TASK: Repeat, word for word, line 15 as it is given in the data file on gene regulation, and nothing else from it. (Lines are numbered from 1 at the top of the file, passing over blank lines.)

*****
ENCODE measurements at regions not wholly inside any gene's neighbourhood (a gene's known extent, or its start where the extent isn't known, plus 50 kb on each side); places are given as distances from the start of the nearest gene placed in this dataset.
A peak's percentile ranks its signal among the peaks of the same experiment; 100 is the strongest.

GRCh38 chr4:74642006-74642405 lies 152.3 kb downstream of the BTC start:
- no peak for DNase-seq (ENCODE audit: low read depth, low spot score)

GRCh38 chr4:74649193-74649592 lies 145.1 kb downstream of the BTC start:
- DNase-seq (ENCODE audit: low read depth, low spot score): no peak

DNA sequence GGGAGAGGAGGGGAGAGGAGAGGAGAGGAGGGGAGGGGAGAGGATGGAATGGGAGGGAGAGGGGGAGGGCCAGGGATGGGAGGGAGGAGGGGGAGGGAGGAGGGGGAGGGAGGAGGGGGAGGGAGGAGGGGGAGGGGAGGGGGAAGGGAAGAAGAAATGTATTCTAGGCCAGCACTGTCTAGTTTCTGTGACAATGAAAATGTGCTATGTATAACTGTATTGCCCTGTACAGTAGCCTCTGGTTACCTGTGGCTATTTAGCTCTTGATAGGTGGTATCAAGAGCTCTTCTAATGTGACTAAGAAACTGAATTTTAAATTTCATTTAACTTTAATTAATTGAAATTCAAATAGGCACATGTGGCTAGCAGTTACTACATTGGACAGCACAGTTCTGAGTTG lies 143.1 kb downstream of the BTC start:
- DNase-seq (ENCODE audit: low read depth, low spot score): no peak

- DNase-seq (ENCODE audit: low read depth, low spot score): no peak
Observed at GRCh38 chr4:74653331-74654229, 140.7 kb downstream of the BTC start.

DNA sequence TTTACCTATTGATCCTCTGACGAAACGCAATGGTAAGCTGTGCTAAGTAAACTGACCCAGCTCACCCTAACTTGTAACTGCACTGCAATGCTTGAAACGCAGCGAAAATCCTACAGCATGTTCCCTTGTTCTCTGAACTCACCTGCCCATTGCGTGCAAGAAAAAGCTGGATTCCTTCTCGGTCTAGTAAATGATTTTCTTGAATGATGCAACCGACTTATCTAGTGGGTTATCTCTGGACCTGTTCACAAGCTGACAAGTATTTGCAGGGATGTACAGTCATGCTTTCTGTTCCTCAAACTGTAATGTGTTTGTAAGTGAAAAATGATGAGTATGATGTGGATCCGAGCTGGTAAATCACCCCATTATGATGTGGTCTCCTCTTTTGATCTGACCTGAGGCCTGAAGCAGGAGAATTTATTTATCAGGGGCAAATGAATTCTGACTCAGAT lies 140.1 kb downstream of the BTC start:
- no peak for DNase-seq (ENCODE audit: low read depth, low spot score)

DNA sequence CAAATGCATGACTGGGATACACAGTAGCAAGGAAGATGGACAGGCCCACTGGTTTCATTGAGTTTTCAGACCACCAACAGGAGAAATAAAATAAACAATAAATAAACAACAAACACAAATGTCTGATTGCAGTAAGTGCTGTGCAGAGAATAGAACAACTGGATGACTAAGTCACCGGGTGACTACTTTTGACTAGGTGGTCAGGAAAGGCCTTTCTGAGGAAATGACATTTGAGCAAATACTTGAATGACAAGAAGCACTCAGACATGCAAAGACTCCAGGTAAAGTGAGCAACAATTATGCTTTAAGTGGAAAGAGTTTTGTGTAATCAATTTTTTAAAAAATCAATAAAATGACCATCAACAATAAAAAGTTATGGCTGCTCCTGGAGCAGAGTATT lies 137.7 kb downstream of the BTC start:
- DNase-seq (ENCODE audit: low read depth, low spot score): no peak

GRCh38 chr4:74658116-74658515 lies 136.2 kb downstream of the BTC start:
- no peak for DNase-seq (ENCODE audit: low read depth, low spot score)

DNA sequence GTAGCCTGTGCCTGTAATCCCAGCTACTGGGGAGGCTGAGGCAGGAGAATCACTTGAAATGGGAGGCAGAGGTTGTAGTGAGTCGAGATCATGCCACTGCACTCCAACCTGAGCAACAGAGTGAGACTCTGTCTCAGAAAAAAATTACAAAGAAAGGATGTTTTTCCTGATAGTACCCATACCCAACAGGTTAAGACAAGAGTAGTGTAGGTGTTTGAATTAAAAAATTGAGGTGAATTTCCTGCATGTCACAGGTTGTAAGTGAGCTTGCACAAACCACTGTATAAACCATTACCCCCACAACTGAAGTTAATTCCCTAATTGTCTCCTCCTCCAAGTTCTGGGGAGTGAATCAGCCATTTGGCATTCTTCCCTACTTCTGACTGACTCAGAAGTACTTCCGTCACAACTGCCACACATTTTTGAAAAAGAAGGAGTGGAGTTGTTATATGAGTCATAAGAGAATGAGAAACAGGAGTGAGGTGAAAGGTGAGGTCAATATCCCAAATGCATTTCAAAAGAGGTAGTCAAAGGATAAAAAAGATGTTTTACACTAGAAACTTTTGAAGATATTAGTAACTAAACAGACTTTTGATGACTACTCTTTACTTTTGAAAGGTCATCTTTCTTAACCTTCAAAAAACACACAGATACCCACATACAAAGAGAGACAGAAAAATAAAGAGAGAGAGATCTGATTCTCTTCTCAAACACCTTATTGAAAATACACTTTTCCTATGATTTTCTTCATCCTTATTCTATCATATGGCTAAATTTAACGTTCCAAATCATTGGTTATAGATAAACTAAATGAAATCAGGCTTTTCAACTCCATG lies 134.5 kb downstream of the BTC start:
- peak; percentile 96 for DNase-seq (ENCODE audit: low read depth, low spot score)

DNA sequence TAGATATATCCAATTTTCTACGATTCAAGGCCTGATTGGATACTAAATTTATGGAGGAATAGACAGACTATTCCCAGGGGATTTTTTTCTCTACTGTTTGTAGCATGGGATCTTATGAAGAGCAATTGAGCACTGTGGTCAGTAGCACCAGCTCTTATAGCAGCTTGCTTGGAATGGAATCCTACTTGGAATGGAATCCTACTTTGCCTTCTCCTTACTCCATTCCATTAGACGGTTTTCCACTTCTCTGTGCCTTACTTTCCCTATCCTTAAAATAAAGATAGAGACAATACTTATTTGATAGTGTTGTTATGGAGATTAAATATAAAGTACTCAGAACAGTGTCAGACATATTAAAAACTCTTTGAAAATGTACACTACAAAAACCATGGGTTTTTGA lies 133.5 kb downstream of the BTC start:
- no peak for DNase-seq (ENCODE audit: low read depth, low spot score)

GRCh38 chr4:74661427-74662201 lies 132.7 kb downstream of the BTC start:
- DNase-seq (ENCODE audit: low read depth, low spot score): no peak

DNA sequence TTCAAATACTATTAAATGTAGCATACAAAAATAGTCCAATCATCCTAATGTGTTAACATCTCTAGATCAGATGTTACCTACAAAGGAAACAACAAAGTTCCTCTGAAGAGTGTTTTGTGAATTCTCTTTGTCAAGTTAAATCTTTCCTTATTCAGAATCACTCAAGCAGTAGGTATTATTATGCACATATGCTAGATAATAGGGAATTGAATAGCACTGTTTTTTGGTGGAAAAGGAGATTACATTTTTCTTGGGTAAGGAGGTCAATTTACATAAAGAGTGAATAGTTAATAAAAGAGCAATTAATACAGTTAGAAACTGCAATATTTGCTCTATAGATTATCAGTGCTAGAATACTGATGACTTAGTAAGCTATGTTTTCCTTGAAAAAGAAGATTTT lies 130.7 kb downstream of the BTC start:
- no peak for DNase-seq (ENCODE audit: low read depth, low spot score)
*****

GRCh38 chr4:74658116-74658515 lies 136.2 kb downstream of the BTC start: